Renewables are getting cheaper than oil, as oil prices have already begun to increase in 2016. More and more investors are finding renewables have an increased advantage over other sectors.
Major oil companies are investing heavily in renewable sector globally including France’s Total, Royal Dutch Shell and Norway’s Statoil, have together invested almost $15bn in renewables over the past four years, according to the Oil and Gas Climate Initiative industry group.
Total had bought France’s Saft battery company in 2016 for almost €1bn, having already acquired a controlling stake in a US solar company, SunPower. The energy sector is going to have a revolution in the coming years. Smart businesses and markets have already woken up to that fact, now is the time for investors to focus on the same.
India’s Renewable Energy Sector is on the Rise
- India plans to boost solar module manufacturing by providing Rs 11,000 crore direct support along with concessions. The Ministry of New and Renewable Energy (MNRE) in December 2017 released a concept note of a proposal that aims to provide a 30 percent subsidy for setting up new plants and expanding the existing ones. The programme aims to strengthen the ‘Make in India’ campaign, reduce the country’s dependence on foreign manufacturers, and make domestic manufacturers competitive with their international counterparts.
- Rooftop PV sector in India presents a $23 billion investment opportunity, based on its target of 40 GW of rooftop PV by 2022, according to a report by BNEF. The report titled ‘Accelerating India’s Clean Energy Transition,’ stated that the rooftop solar market will grow “with or without” the support of distribution utilities. “Growth of rooftop solar presents an opportunity for the distribution companies to diversify and start their own businesses in that area rather than lose customers to other rooftop developers,” Ashish Sethia, head of Asia-Pacific research at Bloomberg New Energy Finance, said.
- The renewable energy sector in India is expected to generate more than 330,000 new jobs over the next five years (2017- 2022), according to US-based global research organisation World Resources Institute (WRI). The report stressed that India’s clean energy initiatives can also help address poverty in rural communities by providing steady incomes, healthcare benefits and skill-building opportunities to unskilled and semi-skilled workers.
- According to the International Energy Agency (IEA), India’s renewable energy capacity is likely to grow more than twice its current state by 2022, making it enough to overtake renewable expansion in the European Union for the first time.
- India’s renewables market is viewed as one of the world’s most promising. A recent report by the Institute for Energy Economics and Financial Analysis (IEEFA) predicted a dramatic market share gain by renewable energy, with a sustained deflation in renewable tariffs. “A combination of India’s ambitious energy policy and ongoing solar and wind energy tariff deflation will enable India to catalyse US$200-US$300bn of investment in renewable energy infrastructure over the coming decade,” the report said.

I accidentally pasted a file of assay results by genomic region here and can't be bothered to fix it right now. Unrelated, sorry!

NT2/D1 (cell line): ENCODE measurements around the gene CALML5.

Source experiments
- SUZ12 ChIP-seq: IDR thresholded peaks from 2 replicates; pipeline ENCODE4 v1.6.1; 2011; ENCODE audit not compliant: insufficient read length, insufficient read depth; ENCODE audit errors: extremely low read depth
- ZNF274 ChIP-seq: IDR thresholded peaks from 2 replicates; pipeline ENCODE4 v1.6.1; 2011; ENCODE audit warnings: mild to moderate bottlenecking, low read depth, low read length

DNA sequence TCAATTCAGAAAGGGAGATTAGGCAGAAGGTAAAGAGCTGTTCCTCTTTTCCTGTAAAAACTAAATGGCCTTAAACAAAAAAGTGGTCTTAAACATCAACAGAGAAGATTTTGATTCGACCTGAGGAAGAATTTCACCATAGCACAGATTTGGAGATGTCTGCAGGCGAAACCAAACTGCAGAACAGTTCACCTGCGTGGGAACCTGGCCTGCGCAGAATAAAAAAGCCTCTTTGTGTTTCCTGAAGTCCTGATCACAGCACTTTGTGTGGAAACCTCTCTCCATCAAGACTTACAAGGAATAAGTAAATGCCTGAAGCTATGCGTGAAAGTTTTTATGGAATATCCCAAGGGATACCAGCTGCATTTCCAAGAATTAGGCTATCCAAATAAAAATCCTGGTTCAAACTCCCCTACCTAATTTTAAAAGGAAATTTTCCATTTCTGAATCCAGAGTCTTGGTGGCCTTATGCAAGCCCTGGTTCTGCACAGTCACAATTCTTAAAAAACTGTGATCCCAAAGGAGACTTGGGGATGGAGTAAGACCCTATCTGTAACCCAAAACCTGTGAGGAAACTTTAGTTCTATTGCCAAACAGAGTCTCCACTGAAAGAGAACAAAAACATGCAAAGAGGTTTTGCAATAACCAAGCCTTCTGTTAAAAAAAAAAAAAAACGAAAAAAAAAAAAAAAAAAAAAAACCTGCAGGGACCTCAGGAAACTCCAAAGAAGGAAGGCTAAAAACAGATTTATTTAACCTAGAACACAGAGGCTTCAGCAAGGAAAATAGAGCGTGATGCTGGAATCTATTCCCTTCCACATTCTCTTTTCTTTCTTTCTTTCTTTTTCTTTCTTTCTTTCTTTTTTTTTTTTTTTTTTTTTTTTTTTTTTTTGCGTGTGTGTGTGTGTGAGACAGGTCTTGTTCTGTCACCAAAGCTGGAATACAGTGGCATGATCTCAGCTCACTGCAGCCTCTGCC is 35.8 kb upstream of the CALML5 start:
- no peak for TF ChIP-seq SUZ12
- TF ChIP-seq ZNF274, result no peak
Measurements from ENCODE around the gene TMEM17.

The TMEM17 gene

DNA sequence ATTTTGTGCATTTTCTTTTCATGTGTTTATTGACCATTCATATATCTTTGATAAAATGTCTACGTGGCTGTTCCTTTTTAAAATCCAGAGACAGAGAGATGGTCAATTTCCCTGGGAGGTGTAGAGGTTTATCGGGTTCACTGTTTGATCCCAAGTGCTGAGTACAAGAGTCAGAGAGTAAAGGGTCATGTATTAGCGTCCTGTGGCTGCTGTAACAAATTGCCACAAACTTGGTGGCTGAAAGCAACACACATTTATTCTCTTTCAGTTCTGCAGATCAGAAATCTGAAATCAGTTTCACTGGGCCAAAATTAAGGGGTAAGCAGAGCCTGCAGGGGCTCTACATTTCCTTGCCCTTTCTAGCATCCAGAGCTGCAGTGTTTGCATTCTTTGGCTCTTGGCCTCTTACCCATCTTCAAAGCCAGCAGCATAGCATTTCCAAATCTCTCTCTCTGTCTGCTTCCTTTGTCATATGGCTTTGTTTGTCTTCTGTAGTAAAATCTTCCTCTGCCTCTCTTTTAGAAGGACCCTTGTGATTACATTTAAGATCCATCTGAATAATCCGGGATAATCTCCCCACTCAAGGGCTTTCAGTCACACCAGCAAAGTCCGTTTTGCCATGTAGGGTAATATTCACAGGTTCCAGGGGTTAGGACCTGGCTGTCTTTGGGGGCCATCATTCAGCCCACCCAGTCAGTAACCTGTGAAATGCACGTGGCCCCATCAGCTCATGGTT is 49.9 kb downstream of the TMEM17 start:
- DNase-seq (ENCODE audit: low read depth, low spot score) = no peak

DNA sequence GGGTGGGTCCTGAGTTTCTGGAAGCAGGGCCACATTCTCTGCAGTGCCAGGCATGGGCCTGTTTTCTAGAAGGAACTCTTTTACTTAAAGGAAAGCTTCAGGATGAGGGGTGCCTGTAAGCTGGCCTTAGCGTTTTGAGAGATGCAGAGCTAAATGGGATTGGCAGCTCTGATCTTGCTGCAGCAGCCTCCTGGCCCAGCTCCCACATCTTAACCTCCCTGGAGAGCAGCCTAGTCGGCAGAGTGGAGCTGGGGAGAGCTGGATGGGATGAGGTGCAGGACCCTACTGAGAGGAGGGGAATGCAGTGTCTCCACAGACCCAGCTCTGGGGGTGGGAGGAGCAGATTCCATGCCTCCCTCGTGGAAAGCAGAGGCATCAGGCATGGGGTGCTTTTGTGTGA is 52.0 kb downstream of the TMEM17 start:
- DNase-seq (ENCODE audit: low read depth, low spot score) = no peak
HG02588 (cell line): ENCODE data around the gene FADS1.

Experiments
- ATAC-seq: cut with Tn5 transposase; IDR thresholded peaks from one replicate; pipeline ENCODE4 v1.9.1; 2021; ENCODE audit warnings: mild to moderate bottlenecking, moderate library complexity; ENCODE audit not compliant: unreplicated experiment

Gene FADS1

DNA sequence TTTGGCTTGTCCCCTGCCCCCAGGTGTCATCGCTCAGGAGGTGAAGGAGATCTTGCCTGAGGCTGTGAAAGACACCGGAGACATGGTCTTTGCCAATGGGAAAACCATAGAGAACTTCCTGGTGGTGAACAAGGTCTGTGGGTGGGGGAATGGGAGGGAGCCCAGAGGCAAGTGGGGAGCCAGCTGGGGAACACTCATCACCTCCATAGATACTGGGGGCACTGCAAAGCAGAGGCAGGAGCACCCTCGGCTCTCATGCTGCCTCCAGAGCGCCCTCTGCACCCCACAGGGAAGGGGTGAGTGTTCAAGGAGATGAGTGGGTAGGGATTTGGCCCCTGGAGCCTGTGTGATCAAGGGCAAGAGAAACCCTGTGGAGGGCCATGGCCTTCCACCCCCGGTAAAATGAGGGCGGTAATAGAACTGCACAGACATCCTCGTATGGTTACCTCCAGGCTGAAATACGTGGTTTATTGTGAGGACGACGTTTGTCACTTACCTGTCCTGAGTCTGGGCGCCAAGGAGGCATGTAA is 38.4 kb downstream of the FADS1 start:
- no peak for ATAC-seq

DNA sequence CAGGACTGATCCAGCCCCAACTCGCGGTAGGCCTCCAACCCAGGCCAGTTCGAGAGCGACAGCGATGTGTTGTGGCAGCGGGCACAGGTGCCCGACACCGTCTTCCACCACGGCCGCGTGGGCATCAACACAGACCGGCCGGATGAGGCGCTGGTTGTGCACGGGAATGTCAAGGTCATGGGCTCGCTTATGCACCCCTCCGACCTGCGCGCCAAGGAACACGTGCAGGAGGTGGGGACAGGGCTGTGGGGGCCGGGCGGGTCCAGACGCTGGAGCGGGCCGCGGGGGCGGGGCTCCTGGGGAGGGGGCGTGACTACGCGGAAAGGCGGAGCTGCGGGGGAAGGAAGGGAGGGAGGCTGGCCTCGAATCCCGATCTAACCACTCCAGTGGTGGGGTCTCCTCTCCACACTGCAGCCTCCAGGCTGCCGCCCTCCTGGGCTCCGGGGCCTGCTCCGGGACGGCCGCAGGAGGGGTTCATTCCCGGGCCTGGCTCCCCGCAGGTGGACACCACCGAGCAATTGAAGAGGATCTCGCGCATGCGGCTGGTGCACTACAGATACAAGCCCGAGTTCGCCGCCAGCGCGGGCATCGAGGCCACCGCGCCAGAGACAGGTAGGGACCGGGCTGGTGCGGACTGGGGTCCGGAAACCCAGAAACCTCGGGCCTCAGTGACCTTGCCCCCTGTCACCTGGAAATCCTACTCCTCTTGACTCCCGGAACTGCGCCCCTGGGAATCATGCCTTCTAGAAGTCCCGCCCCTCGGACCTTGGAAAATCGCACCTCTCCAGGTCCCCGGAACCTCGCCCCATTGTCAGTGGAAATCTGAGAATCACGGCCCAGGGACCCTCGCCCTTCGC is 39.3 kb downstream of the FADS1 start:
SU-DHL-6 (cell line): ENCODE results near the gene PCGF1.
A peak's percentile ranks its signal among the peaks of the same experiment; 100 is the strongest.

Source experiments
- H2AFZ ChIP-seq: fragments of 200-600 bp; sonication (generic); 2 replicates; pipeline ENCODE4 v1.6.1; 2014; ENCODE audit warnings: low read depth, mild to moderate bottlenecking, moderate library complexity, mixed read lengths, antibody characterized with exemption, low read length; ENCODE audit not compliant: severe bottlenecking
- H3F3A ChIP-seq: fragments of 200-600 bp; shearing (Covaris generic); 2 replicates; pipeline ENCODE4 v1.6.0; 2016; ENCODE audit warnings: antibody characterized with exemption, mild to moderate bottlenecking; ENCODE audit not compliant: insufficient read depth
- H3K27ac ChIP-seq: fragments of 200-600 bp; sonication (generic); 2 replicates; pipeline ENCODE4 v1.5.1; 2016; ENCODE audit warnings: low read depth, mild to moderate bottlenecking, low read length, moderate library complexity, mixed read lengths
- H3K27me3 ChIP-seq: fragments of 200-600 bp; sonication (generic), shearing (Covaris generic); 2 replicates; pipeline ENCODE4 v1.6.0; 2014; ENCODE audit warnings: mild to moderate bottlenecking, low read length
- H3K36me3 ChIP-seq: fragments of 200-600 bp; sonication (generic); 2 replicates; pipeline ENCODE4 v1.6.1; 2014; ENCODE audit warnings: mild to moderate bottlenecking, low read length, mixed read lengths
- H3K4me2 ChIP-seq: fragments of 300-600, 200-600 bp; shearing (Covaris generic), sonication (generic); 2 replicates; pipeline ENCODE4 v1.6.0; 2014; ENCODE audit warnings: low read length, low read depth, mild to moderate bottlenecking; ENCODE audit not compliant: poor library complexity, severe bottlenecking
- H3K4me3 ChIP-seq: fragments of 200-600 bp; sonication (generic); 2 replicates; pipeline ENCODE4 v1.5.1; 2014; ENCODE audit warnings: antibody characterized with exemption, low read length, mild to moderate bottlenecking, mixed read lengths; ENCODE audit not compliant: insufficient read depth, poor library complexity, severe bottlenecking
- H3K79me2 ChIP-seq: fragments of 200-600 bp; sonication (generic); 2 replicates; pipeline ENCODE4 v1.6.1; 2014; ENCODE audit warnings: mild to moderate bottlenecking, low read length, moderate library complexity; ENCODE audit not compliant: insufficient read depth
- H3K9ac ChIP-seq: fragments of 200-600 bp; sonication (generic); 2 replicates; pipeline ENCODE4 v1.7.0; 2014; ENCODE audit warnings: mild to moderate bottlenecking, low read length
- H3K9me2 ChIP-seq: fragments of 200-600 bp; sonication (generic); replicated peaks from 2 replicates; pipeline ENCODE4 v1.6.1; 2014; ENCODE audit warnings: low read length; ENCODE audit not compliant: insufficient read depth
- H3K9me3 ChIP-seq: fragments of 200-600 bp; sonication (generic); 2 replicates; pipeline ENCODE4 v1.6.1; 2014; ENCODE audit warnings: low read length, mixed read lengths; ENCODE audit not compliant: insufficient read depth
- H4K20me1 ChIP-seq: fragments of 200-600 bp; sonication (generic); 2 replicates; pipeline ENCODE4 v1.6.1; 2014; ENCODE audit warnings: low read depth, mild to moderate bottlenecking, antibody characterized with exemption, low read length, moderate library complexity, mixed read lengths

- India has overtaken the US to become the second-most attractive country after China for renewable energy investment, according to a report by UK accountancy firm EY. The US, which held the top rank in 2016 fell to third, mostly due to a shift in domestic energy policy under president Donald Trump.
Private Companies Investing in India’s Renewable Sector
The Indian renewable energy sector is the second most attractive renewable energy market in the world. Global renewable energy companies are flocking to India after Prime Minister Narendra Modi set a national target of installing 175 gigawatts of clean power by 2022, an almost fivefold increase from the current installed capacity.
This would comprise 100 GW of solar, 60 GW of wind, 10 GW of biomass and 5 GW of small hydropower capacity coming from units of up to 25 MW capacity. Solar energy firms are exploring both small scale and large area solar parks, as both present advantages for electricity generating companies.
- Belgian retail giant Colruyt Group is gearing up to make a big splash in the renewable energy space in India and has lined up an investment of around Rs 1,000 crore for the next two years. “We have made up our mind to invest Rs. 800-1,000 crore over the next two years,” head of Indian Operations Hari Subramanian said highlighting the growth potential in the renewable energy sector.
- A Netherlands based company has expressed interest to invest around 200 million euros for setting up a Solar panels manufacturing plant in Assam. The Dutch company, which deals in producing lightweight and flexible solar modules, has said that the investment and the amount of solar power will help benefit 20 lakh people. It also offered to tie up with local partners and financial institutions.
- YES Bank and European Investment Bank, a long-term lending institution of the European Union, have joined hands for a USD 400 million fund for renewable energy projects in India over 15 years. The European bank will contribute half of the fund with the rest coming from YES Bank, project promoters and other financial institutions.
- China-based Trina Solar, the world’s biggest solar panel manufacturer plans to invest up to $500 million if it gets the right incentives.
The Bottom Line – Investment in Renewable Energy Sector is Unstoppable
Renewable energy is continuously playing an increasingly large role in power generation. As demand for alternative power generation increases, the demand to bring that power to market in an efficient manner and to store it off-peak will continue to grow. Solar parks are being built at unprecedented rates, threatening the business models of established power companies. Globally there is now 305GW of solar power capacity, up from around 50GW in 2010 and virtually nothing at the turn of the millennium. Companies who have been investing in these areas now will have a competitive advantage in the future.